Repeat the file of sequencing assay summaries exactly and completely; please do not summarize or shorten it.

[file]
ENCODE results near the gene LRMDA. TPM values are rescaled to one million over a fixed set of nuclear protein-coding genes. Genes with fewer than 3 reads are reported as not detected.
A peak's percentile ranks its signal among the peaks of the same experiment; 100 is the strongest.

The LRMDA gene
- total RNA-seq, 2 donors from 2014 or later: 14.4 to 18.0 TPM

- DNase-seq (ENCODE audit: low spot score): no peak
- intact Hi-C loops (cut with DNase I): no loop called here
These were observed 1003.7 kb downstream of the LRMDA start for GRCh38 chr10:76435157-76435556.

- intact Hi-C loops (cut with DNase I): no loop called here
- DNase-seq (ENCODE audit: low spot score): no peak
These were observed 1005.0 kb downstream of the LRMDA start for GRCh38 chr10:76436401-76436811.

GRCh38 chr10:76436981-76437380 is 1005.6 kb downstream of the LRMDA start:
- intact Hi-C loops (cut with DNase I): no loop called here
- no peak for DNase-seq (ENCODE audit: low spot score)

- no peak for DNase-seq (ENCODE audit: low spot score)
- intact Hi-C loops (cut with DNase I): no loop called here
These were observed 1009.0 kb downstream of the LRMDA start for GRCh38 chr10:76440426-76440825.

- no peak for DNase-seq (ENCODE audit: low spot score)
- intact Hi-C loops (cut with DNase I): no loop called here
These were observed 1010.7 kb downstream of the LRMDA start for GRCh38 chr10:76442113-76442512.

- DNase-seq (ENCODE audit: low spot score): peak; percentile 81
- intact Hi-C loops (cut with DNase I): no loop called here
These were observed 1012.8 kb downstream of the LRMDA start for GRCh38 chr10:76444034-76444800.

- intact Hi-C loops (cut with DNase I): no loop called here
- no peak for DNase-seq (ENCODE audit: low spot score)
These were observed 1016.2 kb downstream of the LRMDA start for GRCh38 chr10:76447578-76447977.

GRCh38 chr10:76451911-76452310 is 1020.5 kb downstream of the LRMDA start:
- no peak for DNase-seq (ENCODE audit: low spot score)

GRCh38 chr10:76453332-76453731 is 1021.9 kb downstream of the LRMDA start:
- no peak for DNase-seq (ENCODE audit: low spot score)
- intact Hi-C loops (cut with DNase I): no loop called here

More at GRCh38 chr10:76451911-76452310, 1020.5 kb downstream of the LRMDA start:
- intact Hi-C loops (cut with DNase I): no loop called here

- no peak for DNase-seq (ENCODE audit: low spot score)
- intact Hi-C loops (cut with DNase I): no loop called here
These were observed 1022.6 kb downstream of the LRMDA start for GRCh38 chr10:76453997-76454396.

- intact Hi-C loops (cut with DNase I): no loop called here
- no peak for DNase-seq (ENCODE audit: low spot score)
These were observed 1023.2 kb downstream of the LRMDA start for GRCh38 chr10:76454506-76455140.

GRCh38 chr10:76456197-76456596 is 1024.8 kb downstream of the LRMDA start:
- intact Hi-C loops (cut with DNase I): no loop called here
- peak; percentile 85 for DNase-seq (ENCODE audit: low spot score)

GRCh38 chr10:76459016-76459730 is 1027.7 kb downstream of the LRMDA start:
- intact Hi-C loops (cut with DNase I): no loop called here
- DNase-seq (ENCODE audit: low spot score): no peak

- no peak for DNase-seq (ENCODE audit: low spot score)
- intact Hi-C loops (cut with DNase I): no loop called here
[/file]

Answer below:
ENCODE results near the gene LRMDA. TPM values are rescaled to one million over a fixed set of nuclear protein-coding genes. Genes with fewer than 3 reads are reported as not detected.
A peak's percentile ranks its signal among the peaks of the same experiment; 100 is the strongest.

The LRMDA gene
- total RNA-seq, 2 donors from 2014 or later: 14.4 to 18.0 TPM

- DNase-seq (ENCODE audit: low spot score): no peak
- intact Hi-C loops (cut with DNase I): no loop called here
These were observed 1003.7 kb downstream of the LRMDA start for GRCh38 chr10:76435157-76435556.

- intact Hi-C loops (cut with DNase I): no loop called here
- DNase-seq (ENCODE audit: low spot score): no peak
These were observed 1005.0 kb downstream of the LRMDA start for GRCh38 chr10:76436401-76436811.

GRCh38 chr10:76436981-76437380 is 1005.6 kb downstream of the LRMDA start:
- intact Hi-C loops (cut with DNase I): no loop called here
- no peak for DNase-seq (ENCODE audit: low spot score)

- no peak for DNase-seq (ENCODE audit: low spot score)
- intact Hi-C loops (cut with DNase I): no loop called here
These were observed 1009.0 kb downstream of the LRMDA start for GRCh38 chr10:76440426-76440825.

- no peak for DNase-seq (ENCODE audit: low spot score)
- intact Hi-C loops (cut with DNase I): no loop called here
These were observed 1010.7 kb downstream of the LRMDA start for GRCh38 chr10:76442113-76442512.

- DNase-seq (ENCODE audit: low spot score): peak; percentile 81
- intact Hi-C loops (cut with DNase I): no loop called here
These were observed 1012.8 kb downstream of the LRMDA start for GRCh38 chr10:76444034-76444800.

- intact Hi-C loops (cut with DNase I): no loop called here
- no peak for DNase-seq (ENCODE audit: low spot score)
These were observed 1016.2 kb downstream of the LRMDA start for GRCh38 chr10:76447578-76447977.

GRCh38 chr10:76451911-76452310 is 1020.5 kb downstream of the LRMDA start:
- no peak for DNase-seq (ENCODE audit: low spot score)

GRCh38 chr10:76453332-76453731 is 1021.9 kb downstream of the LRMDA start:
- no peak for DNase-seq (ENCODE audit: low spot score)
- intact Hi-C loops (cut with DNase I): no loop called here

More at GRCh38 chr10:76451911-76452310, 1020.5 kb downstream of the LRMDA start:
- intact Hi-C loops (cut with DNase I): no loop called here

- no peak for DNase-seq (ENCODE audit: low spot score)
- intact Hi-C loops (cut with DNase I): no loop called here
These were observed 1022.6 kb downstream of the LRMDA start for GRCh38 chr10:76453997-76454396.

- intact Hi-C loops (cut with DNase I): no loop called here
- no peak for DNase-seq (ENCODE audit: low spot score)
These were observed 1023.2 kb downstream of the LRMDA start for GRCh38 chr10:76454506-76455140.

GRCh38 chr10:76456197-76456596 is 1024.8 kb downstream of the LRMDA start:
- intact Hi-C loops (cut with DNase I): no loop called here
- peak; percentile 85 for DNase-seq (ENCODE audit: low spot score)

GRCh38 chr10:76459016-76459730 is 1027.7 kb downstream of the LRMDA start:
- intact Hi-C loops (cut with DNase I): no loop called here
- DNase-seq (ENCODE audit: low spot score): no peak

- no peak for DNase-seq (ENCODE audit: low spot score)
- intact Hi-C loops (cut with DNase I): no loop called here